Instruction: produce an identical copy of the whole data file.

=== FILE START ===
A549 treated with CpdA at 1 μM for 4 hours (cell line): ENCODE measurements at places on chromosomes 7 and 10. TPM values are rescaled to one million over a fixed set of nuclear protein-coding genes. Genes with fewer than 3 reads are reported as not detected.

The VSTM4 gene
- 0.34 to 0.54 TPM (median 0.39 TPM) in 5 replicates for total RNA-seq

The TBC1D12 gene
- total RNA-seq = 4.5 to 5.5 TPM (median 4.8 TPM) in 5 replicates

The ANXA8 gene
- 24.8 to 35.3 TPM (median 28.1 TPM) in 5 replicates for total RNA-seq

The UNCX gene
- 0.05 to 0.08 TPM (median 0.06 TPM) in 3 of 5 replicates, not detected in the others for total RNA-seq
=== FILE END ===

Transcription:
A549 treated with CpdA at 1 μM for 4 hours (cell line): ENCODE measurements at places on chromosomes 7 and 10. TPM values are rescaled to one million over a fixed set of nuclear protein-coding genes. Genes with fewer than 3 reads are reported as not detected.

The VSTM4 gene
- 0.34 to 0.54 TPM (median 0.39 TPM) in 5 replicates for total RNA-seq

The TBC1D12 gene
- total RNA-seq = 4.5 to 5.5 TPM (median 4.8 TPM) in 5 replicates

The ANXA8 gene
- 24.8 to 35.3 TPM (median 28.1 TPM) in 5 replicates for total RNA-seq

The UNCX gene
- 0.05 to 0.08 TPM (median 0.06 TPM) in 3 of 5 replicates, not detected in the others for total RNA-seq